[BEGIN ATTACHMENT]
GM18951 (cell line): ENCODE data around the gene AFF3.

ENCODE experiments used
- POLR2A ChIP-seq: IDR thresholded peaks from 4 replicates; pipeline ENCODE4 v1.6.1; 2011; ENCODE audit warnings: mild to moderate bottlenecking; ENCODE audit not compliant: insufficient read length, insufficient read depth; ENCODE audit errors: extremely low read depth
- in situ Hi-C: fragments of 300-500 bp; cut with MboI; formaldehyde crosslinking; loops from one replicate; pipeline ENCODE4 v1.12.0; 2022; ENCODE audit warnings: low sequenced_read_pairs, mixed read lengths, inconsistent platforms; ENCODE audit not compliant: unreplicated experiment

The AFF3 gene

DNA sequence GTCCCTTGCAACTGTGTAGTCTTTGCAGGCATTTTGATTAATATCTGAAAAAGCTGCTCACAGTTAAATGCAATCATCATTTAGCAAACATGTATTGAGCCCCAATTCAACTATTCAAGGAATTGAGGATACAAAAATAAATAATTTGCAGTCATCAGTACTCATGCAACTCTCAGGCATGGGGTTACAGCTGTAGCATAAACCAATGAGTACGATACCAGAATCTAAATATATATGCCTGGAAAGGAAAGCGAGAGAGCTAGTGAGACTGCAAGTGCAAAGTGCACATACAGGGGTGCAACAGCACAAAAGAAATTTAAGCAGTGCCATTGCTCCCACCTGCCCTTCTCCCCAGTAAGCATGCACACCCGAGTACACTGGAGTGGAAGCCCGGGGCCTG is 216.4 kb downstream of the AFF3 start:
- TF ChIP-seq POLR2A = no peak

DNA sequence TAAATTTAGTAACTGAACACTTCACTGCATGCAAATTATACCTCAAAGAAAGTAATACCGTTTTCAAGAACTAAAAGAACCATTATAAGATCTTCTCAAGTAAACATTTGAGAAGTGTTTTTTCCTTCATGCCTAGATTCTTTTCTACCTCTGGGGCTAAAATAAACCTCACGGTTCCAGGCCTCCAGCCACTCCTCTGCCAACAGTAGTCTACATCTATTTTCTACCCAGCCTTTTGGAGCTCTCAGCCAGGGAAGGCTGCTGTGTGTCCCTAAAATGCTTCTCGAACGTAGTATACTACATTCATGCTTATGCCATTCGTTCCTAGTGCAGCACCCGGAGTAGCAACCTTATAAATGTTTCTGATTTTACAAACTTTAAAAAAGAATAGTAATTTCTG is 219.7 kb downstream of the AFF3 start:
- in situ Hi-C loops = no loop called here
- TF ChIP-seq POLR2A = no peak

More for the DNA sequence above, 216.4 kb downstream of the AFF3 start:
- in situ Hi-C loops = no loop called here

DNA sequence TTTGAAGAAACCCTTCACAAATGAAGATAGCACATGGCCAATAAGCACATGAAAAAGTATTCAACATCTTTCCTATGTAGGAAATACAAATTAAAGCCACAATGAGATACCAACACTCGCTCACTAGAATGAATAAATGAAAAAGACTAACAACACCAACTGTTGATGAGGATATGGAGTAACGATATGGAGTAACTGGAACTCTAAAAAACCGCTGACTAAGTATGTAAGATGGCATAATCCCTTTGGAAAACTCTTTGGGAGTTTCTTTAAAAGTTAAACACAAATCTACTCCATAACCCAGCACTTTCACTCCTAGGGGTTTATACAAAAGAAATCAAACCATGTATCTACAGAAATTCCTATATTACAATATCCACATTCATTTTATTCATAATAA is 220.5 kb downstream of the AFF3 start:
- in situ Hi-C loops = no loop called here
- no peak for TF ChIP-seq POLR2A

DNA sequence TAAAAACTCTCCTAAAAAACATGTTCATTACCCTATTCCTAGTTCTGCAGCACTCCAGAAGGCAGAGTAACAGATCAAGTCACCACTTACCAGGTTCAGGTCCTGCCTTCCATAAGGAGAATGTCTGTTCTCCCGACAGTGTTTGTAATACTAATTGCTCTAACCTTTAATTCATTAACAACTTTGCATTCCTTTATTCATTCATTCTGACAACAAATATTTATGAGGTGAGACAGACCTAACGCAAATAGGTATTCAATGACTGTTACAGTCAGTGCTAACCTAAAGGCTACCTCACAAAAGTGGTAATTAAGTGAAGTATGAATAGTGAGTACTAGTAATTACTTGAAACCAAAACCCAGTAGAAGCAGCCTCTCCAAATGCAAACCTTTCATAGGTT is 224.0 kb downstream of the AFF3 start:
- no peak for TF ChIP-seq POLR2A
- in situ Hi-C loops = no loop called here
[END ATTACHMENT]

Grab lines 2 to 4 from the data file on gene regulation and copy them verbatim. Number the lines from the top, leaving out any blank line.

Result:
ENCODE experiments used
- POLR2A ChIP-seq: IDR thresholded peaks from 4 replicates; pipeline ENCODE4 v1.6.1; 2011; ENCODE audit warnings: mild to moderate bottlenecking; ENCODE audit not compliant: insufficient read length, insufficient read depth; ENCODE audit errors: extremely low read depth
- in situ Hi-C: fragments of 300-500 bp; cut with MboI; formaldehyde crosslinking; loops from one replicate; pipeline ENCODE4 v1.12.0; 2022; ENCODE audit warnings: low sequenced_read_pairs, mixed read lengths, inconsistent platforms; ENCODE audit not compliant: unreplicated experiment